New BlackBerry Means Fun in the Office

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Coming on the heels of their popular Pearl smartphone, the folks who make BlackBerry devices have another hit in their sleek, also black model 8800. The device packs the multimedia features and good looks of the Pearl, bringing them to a device aimed at BlackBerry's core office users.

Coming on the heels of their popular Pearl smartphone, the folks who make BlackBerry devices have another hit in their sleek, also black model 8800. The device packs the multimedia features and good looks of the Pearl, bringing them to a device aimed at BlackBerry's core office users.

BlackBerry's maker, Research in Motion, appears to be in fast motion indeed, having recovered from a patent fight that stalled sales in early 2006. The company reported this week that quarterly revenue jumped 66 percent over last year, as the Pearl expanded its market beyond E-mailing execs. The Pearl, for example, was the first BlackBerry with a camera, often forbidden around corporate secrets.

BlackBerry
COURTESY OF RESEARCH IN MOTION LTD.

With its new 8800, the BlackBerry ($300 with two-year contract) goes back to boring model numbers and drops the camera while restoring the Qwerty keyboard treasured by E-mail junkies. That makes it wider than the keyboard-less Pearl, if narrower and slimmer than earlier BlackBerrys.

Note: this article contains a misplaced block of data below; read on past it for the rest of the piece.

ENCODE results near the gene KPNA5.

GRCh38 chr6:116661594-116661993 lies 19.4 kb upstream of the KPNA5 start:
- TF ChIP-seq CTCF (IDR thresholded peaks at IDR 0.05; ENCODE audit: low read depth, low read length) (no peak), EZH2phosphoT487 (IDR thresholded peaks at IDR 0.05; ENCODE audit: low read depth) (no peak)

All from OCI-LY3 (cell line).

But for the office crowd, it's the best BlackBerry yet for E-mailing and Web surfing. It adds a multimedia player, as well as a card slot and GPS navigation. The extra features have propelled fast 8800 sales, with analysts reporting demand as greater than for the Pearl.

The 8800 also drops BlackBerry's side wheel for the Pearl's tiny trackball on front. While an improvement, easing navigation in all directions across the screen, the trackball seems overly sensitive. Dialing with numbers embedded into a keyboard also is a pain, with no touch-screen to offer a big dialing pad. And so far, the phone is available only on AT&T's data network, which is slow compared with Verizon and Sprint.

The jump in sales, by the way, and profits only a penny shy of bullish $1 projections still weren't enough to keep RIM's shares climbing–prices fell 8 percent after word of an escalated U.S. probe into company stock options. But products like the 8800 suggest RIM is keeping ahead of its competition, if not entirely ahead of the feds.